One example of tahrif in the accounts of \\\\\\\\\\\\\\\'Ashura\\\\\\\\\\\\\\\' is the famous story of Layla, the mother of Hadrat \\\\\\\\\\\\\\\'Ali\\\\\\\\\\\\\\\' Akbar, a story that is not supported even by a single work of history. Of course, Ali\\\\\\\\\\\\\\\' Akbar had a mother whose... Show More >>One example of tahrif in the accounts of \\\\\\\\\\\\\\\'Ashura\\\\\\\\\\\\\\\' is the famous story of Layla, the mother of Hadrat \\\\\\\\\\\\\\\'Ali\\\\\\\\\\\\\\\' Akbar, a story that is not supported even by a single work of history. Of course, Ali\\\\\\\\\\\\\\\' Akbar had a mother whose name was Layla, but not a single historical work has stated that Layla was present at Karbala\\\\\\\\\\\\\\\'. But you see how many pathetic tales there are about Layla and Ali\\\\\\\\\\\\\\\' Akbar, including the story of Layla\\\\\\\\\\\\\\\'s arrival at \\\\\\\\\\\\\\\'Ali Akbar\\\\\\\\\\\\\\\'s side at the time of his martyrdom. I have heard this story even in Qum, in a majlis that had been held on behalf of Ayatullah Burujerdi, though he himself was not attending. In this tale, as \\\\\\\\\\\\\\\'Ali Akbar leaves for the battlefield the Imam says to Layla, \\\\\\\\\\\\\\\"I have heard from my grandfather that God answers a mother\\\\\\\\\\\\\\\'s prayer for the sake of her child. Go into a solitary tent, unfurl your locks and pray for your son. It may be that God will bring our son safe back to us.\\\\\\\\\\\\\\\"
First of all, there was no Layla in Karbala\\\\\\\\\\\\\\\' to have done that. Secondly, this was not Husayn\\\\\\\\\\\\\\\'s logic and way of thinking. Husayn\\\\\\\\\\\\\\\'s logic on the day of \\\\\\\\\\\\\\\'Ashara\\\\\\\\\\\\\\\' was the logic of self-sacrifice. All historians have written that whenever anyone asked the Imam for the leave to go to battlefield, the Imam would at first try to restrain him with some excuse or another that he could think of, excepting the case of \\\\\\\\\\\\\\\'Ali\\\\\\\\\\\\\\\' Akbar about whom they write:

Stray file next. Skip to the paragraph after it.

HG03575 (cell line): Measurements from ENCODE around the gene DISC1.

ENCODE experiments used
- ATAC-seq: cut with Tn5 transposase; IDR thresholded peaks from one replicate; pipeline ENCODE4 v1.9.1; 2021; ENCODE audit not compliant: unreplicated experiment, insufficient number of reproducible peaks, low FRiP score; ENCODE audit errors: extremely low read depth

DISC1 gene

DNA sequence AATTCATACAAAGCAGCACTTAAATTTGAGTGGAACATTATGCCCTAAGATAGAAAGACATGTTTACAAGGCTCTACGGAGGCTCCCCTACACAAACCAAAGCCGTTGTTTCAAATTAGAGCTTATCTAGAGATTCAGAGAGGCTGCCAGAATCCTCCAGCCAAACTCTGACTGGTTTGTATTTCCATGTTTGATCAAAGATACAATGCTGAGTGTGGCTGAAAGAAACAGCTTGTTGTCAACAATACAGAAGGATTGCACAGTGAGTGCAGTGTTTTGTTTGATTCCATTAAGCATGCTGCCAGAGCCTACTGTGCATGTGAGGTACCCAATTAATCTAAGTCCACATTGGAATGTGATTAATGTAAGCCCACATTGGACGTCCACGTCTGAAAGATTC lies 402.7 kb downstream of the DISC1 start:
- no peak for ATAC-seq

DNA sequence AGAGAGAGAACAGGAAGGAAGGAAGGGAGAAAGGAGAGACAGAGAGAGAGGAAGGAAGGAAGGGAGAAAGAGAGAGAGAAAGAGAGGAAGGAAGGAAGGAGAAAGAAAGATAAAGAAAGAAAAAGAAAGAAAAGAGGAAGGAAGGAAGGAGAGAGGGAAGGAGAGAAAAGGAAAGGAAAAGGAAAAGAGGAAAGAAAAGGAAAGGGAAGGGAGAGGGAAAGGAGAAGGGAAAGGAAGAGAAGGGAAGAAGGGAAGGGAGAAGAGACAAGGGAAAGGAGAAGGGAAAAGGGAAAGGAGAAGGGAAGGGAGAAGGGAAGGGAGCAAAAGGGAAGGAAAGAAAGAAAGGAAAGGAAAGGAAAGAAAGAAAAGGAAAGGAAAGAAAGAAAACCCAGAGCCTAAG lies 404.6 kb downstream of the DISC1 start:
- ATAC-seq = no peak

Thereat he asked his father\\\\\\\\\\\\\\\'s permission to go forth to fight, and he gave him the permission. 
That is, as soon as \\\\\\\\\\\\\\\'Ali Akbar asked for permission, the Imam told him to depart Nevertheless, there is no dearth of verses which depict the episode in quite a different light, including this one:
Rise, O father, let us leave this wilderness,
Let us go now to Layla\\\\\\\\\\\\\\\'s tent.
One case relating to the same story, which is also very amazing, is the one that I heard in Tehran. It was in the house of one of the eminent scholars of this city where one of the speakers narrated the story of Layla. It was something which I had never heard in my life. According to his narrative, after Layla went into the tent, she opened the locks of her hair and vowed that if God were to bring \\\\\\\\\\\\\\\'Ali Akbar back safely to her and should he not be killed in Karbala\\\\\\\\\\\\\\\' she would sow basil (rayhan) all along the way from Karbala\\\\\\\\\\\\\\\' to Madinah, a distance of 300 parasangs. Having said this, he began to sing out this couplet:
I have made a vow, were they to return
I will sow basil all the way to Taft!
This Arabic couplet caused me greater surprise as to where it came from. On investigating I found that the Taft mentioned in it is not Karbala\\\\\\\\\\\\\\\' but a place related to the famous love legend of Layla and Majnun. Taft was the place where the legendary Layla lived. This couplet was composed by Majnun al-\\\\\\\\\\\\\\\'Amiri and sung for the love of Layla, and here this man was reciting it while attributing it to Layla, the mother of \\\\\\\\\\\\\\\'Ali Akbar, conjuring a fictitious connection with Karbala\\\\\\\\\\\\\\\'. Just imagine, were a Christian or a Jew, or for that matter some person with no religious affiliation, were to be there and hear these things, will he not say what a nonsensical hagiography these people have? He would not know that this tale has been fabricated by that man, but he would say, na\\\\\\\\\\\\\\\'udubillah, how senseless were the women saints of this people to vow sowing basil from Karbala\\\\\\\\\\\\\\\' to Madinah! Show Less >>
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